The Nanaimo Timbermen and Victoria Shamrocks compete in Western Lacrosse Association action in Nanaimo during the 2019 season. (News Bulletin file photo)

The Nanaimo Timbermen and Victoria Shamrocks compete in Western Lacrosse Association action in Nanaimo during the 2019 season. (News Bulletin file photo)

WLA cancels another senior A lacrosse season due to COVID-19

Western Lacrosse Association, Major Series Lacrosse announce cancellation of Mann Cup

Another lacrosse season will be lost to the COVID-19 pandemic.

The Western Lacrosse Association announced Tuesday, May 18, that it is cancelling the 2021 season. The WLA said in a press release that the “difficult and disappointing decision” to cancell the season and the Mann Cup national championship was made in partnership with Major Series Lacrosse and Lacrosse Canada.

According to the press release, the leagues had been planning a delayed start to the season and had drafted revised schedules with an eye to the Mann Cup going ahead in September. However, “considering directions from government and public health authorities,” the commissioners concluded “it would not be possible or responsible to play this year.”

The WLA press release noted gathering restrictions, non-essential travel restrictions and economic impacts felt by sponsors were some of the reasons for the cancellation of the season.

“While we know this is a huge disappointment for everyone involved in lacrosse – in particular, our players, coaches and dedicated fans – we are committed to doing our part to reduce the spread of COVID-19, and our primary responsibility is the health and safety of the competitors, volunteers and thousands of spectators who would contribute to the success of the Mann Cup,” said WLA commissioner Paul Dal Monte in the release. “This decision to cancel was not taken lightly and is a reflection of the gravity of situation the world, including the world of sports, currently faces.”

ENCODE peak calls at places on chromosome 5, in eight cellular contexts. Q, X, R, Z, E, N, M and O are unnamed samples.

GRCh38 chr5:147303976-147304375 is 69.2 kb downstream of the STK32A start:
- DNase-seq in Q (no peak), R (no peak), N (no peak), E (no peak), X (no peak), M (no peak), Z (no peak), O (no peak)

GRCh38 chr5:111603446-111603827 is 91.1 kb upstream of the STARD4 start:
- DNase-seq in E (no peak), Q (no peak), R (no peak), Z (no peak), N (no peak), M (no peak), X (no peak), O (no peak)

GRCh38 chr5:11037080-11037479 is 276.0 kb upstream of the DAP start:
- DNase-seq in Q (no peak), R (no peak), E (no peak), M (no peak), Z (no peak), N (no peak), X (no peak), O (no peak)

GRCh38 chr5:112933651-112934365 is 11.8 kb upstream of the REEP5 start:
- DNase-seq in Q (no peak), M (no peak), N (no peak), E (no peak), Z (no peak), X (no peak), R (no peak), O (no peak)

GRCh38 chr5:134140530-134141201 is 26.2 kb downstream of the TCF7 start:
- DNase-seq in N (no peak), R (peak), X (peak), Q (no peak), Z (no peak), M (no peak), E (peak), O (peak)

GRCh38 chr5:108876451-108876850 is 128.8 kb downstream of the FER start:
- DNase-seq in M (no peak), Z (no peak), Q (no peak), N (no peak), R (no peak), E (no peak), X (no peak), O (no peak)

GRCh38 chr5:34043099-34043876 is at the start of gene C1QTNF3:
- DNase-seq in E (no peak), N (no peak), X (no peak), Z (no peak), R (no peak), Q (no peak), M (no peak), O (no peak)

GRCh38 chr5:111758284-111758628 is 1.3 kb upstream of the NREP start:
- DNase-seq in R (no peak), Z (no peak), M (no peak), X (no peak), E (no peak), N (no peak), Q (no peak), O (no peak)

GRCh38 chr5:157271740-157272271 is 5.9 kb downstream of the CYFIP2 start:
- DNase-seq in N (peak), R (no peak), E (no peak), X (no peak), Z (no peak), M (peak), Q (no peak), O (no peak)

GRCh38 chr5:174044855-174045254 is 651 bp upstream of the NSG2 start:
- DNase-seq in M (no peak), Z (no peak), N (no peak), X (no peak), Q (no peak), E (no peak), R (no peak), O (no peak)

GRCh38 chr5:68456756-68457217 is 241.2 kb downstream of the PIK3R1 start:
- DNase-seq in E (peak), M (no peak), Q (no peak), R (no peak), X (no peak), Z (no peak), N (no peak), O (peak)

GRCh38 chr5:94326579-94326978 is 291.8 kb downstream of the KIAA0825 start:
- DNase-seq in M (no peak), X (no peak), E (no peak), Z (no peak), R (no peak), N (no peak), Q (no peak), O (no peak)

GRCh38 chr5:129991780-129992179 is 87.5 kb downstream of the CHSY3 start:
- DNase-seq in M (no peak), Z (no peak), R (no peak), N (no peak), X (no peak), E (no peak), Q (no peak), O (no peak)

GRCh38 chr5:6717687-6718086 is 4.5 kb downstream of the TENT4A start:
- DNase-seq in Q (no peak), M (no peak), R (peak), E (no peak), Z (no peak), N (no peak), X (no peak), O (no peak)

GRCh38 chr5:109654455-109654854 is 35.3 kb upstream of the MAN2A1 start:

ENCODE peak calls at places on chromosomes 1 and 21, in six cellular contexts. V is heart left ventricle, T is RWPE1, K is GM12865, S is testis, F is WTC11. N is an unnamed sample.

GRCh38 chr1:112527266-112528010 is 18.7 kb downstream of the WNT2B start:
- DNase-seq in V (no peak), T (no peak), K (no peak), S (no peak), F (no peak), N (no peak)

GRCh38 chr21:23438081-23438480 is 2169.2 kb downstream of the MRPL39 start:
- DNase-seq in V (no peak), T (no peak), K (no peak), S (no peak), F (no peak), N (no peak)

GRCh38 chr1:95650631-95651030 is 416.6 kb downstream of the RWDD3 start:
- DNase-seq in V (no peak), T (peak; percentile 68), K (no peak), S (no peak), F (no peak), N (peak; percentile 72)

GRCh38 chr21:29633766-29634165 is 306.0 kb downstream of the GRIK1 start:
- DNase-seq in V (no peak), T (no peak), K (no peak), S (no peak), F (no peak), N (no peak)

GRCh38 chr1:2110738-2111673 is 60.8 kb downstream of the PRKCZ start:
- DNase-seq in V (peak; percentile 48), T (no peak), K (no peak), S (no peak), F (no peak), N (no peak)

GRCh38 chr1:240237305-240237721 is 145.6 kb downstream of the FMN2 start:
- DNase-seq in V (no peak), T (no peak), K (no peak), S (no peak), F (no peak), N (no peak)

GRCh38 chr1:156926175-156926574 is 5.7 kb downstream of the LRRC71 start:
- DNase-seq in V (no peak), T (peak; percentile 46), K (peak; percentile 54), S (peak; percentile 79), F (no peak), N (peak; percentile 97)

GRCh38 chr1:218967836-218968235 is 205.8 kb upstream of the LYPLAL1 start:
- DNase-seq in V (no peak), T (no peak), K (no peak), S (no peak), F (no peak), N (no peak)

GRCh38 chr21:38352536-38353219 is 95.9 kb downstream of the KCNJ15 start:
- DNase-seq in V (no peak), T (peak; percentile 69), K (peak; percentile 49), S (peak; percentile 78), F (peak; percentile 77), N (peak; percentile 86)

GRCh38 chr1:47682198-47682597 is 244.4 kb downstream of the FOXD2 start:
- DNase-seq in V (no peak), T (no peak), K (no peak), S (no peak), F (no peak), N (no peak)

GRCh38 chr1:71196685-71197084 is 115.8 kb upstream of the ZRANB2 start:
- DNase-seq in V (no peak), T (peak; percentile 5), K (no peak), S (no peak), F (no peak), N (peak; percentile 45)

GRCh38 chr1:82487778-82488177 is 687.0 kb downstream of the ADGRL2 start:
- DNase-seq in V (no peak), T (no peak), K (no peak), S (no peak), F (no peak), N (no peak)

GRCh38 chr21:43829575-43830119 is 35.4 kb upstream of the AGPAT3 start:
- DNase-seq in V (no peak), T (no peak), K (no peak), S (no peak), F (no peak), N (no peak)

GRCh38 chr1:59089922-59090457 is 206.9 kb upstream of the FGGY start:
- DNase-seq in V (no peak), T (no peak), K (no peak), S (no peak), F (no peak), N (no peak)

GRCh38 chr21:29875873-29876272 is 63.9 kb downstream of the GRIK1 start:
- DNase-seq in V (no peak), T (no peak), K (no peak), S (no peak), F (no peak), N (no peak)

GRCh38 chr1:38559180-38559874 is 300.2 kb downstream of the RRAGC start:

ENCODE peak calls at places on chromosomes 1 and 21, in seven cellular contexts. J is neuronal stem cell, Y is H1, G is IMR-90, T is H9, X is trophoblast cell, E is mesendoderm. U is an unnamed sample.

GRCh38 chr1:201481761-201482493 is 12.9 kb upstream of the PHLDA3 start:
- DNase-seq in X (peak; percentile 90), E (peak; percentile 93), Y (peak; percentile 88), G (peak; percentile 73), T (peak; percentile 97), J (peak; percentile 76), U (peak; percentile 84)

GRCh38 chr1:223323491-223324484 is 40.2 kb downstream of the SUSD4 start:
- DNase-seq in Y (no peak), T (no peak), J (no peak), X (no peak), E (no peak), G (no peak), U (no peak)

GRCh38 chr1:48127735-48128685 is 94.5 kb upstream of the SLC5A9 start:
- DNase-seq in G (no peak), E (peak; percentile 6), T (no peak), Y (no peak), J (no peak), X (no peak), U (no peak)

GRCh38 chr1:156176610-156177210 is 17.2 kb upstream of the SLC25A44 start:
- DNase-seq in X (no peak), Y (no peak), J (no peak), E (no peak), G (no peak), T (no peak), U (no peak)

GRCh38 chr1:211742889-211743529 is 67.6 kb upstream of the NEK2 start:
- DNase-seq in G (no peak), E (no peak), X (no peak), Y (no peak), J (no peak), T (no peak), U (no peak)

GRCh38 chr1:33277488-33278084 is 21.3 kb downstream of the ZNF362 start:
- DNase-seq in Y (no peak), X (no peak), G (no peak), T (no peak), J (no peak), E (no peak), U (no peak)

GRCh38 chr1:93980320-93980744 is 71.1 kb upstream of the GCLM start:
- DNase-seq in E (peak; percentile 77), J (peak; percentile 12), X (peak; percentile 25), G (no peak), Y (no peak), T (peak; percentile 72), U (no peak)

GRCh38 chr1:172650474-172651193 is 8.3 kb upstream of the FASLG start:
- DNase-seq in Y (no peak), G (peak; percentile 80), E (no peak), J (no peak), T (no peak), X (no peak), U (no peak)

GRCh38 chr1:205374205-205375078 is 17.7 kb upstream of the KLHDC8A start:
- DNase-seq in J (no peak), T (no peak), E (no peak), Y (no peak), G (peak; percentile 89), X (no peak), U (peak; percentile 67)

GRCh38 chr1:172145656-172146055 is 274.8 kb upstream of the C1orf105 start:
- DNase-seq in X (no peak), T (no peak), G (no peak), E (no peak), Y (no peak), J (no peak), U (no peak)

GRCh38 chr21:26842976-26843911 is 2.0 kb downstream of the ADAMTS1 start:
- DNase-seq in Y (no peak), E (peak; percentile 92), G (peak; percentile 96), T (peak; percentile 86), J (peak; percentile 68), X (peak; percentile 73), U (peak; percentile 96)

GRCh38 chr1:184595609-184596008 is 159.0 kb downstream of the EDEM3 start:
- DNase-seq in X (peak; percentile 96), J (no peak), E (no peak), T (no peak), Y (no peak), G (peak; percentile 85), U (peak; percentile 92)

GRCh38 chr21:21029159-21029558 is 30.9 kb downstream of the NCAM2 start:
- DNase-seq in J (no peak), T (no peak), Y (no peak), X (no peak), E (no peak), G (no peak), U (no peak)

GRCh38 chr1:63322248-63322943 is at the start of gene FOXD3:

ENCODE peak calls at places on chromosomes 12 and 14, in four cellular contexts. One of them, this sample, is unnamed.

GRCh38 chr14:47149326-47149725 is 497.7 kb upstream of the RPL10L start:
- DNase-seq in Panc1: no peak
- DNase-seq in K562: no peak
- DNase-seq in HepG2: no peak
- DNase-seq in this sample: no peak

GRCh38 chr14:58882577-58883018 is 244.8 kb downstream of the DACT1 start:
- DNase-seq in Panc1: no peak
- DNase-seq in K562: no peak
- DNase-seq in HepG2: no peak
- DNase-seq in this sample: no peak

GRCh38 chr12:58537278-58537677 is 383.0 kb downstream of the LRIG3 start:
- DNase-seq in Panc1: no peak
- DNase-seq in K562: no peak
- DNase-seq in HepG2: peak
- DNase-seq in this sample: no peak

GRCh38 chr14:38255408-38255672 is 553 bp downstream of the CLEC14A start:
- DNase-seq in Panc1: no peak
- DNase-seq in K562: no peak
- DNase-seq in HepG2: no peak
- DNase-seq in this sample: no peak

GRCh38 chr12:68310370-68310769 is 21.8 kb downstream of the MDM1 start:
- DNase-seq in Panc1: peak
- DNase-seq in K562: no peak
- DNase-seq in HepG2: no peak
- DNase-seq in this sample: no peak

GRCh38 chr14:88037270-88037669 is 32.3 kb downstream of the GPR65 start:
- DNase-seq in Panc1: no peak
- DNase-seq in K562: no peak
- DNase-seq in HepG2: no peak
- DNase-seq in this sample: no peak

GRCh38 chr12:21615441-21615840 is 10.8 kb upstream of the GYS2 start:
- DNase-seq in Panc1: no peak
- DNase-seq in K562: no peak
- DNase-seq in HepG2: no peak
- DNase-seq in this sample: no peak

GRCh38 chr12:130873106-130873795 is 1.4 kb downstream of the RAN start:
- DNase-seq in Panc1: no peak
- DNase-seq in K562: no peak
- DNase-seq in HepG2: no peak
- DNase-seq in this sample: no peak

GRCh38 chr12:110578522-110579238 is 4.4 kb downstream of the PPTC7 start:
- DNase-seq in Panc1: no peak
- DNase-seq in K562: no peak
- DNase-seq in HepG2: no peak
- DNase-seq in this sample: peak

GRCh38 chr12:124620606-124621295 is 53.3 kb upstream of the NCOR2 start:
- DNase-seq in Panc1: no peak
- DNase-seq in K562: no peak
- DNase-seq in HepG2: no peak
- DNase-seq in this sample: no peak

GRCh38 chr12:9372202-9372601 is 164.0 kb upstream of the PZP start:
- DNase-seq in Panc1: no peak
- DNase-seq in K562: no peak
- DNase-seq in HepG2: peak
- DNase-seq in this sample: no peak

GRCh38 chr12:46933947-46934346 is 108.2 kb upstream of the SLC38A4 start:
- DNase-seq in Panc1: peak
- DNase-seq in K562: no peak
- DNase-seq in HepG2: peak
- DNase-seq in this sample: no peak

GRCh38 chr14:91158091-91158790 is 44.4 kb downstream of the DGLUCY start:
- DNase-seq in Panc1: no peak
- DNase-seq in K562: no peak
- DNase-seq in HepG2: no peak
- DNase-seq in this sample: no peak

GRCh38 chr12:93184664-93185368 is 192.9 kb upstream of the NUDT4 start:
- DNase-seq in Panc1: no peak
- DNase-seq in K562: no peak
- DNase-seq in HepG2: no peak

Shawn Williams, Lacrosse Canada president, said in the release that the lacrosse community is encouraged to “stay safe and focused on brighter days ahead.”



editor@nanaimobulletin.com

Like us on Facebook and follow us on Twitter

Lacrosse

Just Posted

Cowichan Tribes man Adrian Sylvester is worried that he was targetted by a trailer hitch thrown from a vehicle. (Facebook photo)
Cowichan Tribes man worried he was target of trailer hitch

Adrian Sylvester says no one has reported a missing hitch after one nearly hit him

CVSAR search the Puntledge River following a report of an abandoned kayak. Photo, CVSAR Facebook page
Comox Valley Search and Rescue spends four hours searching for no one

Overturned kayak a reminder for public to contact officials if they have to abandon a watercraft

Processed sewage is still being deposited at the Hartland landfill rather than sent as biosolids to a Richmond cement plant. (Black Press Media file photo)
Treated sewage bound for dump until CRD upgrades processing to required standard